The most significant risk is that of inflation, a point highlighted by RBI's Patel. “The revised formula for MSP as announced in the Union Budget 2018-19 for
crops may have an impact on inflation, although the exact magnitude will be known only in the coming months. Secondly, the staggered impact of HRA revisions by various state governments may push headline inflation up,” he said.
Then, the RBI chief pointed out, inflation outlook could be adversely impacted if there is any fiscal slippage from the Budget Estimates for 2018-19.
“There are also risks to inflation from fiscal slippages at the level of states on account of higher committed revenue expenditure. Should the Monsoon turn deficient temporarily and/or spatially, it may have a significant bearing on food inflation. Firms polled in the RBI's Industrial Outlook Survey expect input and output prices to rise. Recent volatility in crude prices has imparted considerable uncertainty to the near-term outlook,” the RBI Governor said.
If any of these factors come into play and the CPI rises, then the MPC will have no choice but to raise interest rates, and quite possibly, snuff out the turnaround currently underway in the economy.
The Monetary Policy document points to some other risks as well. It says: “The deterioration in public finances risks crowding out private financing and investment. Furthermore, even as global growth and trade have been strengthening, rising trade protectionism and financial market volatility could derail the ongoing global recovery.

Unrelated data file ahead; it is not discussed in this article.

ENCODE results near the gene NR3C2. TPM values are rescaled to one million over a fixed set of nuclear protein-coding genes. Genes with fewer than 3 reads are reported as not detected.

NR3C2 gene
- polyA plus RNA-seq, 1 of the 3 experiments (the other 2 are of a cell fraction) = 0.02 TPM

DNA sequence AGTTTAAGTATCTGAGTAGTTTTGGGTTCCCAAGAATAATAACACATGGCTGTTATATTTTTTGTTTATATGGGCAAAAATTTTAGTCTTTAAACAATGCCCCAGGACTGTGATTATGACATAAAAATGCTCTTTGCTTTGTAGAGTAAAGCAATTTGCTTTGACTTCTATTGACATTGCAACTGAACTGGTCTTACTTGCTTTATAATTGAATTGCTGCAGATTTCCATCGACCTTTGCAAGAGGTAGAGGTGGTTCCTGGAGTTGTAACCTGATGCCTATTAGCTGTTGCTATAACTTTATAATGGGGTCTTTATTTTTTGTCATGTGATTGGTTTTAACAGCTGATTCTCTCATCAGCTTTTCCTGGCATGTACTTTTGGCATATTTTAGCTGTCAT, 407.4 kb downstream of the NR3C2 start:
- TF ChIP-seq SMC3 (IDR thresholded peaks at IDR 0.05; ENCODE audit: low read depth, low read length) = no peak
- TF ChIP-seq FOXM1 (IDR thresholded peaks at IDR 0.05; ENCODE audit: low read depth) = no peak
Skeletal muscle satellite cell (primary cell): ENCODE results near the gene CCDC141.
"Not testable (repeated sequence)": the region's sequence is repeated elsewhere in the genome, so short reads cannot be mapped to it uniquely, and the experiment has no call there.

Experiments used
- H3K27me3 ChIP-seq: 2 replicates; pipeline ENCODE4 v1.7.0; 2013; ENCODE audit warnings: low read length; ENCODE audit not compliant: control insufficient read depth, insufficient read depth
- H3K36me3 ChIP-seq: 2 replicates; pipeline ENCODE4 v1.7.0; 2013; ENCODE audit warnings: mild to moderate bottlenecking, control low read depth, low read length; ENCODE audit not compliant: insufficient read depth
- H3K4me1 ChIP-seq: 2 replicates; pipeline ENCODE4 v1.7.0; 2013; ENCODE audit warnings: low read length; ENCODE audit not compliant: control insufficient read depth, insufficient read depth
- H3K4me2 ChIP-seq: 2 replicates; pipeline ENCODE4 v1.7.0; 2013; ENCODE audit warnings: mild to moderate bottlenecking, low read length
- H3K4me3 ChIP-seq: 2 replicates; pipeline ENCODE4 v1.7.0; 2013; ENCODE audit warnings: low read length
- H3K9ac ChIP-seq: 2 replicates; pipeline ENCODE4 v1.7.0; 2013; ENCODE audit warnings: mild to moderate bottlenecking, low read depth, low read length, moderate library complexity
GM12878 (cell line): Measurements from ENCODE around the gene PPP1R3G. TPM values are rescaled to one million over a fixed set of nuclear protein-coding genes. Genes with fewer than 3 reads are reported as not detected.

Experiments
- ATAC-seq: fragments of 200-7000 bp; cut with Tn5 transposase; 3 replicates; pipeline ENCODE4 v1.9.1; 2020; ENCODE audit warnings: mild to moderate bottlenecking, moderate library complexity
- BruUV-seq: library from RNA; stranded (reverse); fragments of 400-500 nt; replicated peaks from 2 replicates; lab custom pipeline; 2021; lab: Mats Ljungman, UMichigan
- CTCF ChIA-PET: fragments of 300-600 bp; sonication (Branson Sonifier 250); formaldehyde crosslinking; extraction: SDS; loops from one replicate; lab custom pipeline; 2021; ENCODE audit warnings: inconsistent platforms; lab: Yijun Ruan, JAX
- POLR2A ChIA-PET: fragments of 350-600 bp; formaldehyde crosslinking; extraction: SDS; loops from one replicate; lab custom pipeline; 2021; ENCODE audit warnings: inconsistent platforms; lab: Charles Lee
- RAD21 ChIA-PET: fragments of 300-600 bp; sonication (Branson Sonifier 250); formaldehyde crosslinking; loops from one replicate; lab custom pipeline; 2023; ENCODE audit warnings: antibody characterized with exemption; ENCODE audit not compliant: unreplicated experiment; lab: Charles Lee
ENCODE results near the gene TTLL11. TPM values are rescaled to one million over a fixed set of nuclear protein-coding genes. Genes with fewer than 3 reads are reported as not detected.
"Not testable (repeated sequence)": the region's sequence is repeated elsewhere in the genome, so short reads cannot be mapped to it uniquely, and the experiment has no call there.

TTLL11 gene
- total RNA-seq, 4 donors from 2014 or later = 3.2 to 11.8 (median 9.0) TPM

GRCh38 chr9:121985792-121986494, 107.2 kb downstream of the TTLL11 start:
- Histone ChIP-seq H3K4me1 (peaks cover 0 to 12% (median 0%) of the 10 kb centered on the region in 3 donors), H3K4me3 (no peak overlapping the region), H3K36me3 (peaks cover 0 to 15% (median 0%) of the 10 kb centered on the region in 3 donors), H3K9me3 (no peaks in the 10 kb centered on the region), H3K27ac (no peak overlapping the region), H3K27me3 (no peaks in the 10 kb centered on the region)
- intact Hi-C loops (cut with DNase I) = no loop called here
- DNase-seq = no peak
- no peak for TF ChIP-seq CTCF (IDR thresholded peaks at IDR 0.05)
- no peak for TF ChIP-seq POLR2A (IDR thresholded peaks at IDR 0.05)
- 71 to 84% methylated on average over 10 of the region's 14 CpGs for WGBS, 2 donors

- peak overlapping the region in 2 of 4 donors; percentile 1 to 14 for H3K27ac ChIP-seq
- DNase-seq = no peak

“In this unsettling global environment, it is especially important that domestic macroeconomic fundamentals are strengthened, deleveraging of distressed corporates and rebuilding of bank balance sheets persisted with, and the risk-sharing markets deepened.”
Watching the swing carefully
When the Modi government came to power in 2014, the Indian economy was in the doldrums, being bracketed with the Fragile Five, which were expected to collapse anytime. As the Prime Minister himself pointed out early in his term, a terminally ill patient cannot exercise in the hope of regaining his health. Bitter medicines and often painful medical processes are necessary to nurse him back to fitness.
- including the very disruptive but absolutely necessary demonetisation exercise and the launch of GST - later, the economy has once again reached an inflexion point from which it can take off to a higher growth trajectory.
But as pointed out above, there are several issues that could still derail the growth story. Whether the economy finally shakes off the cumulative lethargy of the last few years will depend partially on administrative factors but critically on nature, more specifically, the Monsoon rains.
It will be little wonder if Modi, Jaitley, Indian and foreign industrialists and the entire global investor community have their eyes peeled on the sky from June to September.